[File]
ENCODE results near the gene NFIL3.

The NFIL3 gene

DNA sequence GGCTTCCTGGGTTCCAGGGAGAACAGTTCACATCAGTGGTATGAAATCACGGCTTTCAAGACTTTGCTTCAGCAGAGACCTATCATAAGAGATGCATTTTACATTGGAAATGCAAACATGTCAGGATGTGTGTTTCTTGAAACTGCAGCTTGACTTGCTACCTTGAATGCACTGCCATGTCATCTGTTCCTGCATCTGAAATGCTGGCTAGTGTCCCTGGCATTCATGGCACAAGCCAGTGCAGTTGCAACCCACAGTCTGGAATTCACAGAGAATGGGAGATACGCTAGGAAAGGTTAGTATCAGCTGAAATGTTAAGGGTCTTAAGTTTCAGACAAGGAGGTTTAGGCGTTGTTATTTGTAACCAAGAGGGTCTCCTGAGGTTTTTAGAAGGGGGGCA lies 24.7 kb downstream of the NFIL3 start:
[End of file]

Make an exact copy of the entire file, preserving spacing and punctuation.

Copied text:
ENCODE results near the gene NFIL3.

The NFIL3 gene

DNA sequence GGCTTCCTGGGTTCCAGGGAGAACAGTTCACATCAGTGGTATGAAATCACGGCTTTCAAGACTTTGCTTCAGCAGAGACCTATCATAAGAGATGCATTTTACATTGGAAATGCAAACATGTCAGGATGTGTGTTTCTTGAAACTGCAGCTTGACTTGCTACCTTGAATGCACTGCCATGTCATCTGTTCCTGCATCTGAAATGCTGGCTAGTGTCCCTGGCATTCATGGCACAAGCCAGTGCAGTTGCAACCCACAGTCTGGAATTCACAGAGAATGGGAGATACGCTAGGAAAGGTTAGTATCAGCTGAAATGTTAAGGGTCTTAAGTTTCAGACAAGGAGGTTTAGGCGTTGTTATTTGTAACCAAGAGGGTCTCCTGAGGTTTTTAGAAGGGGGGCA lies 24.7 kb downstream of the NFIL3 start: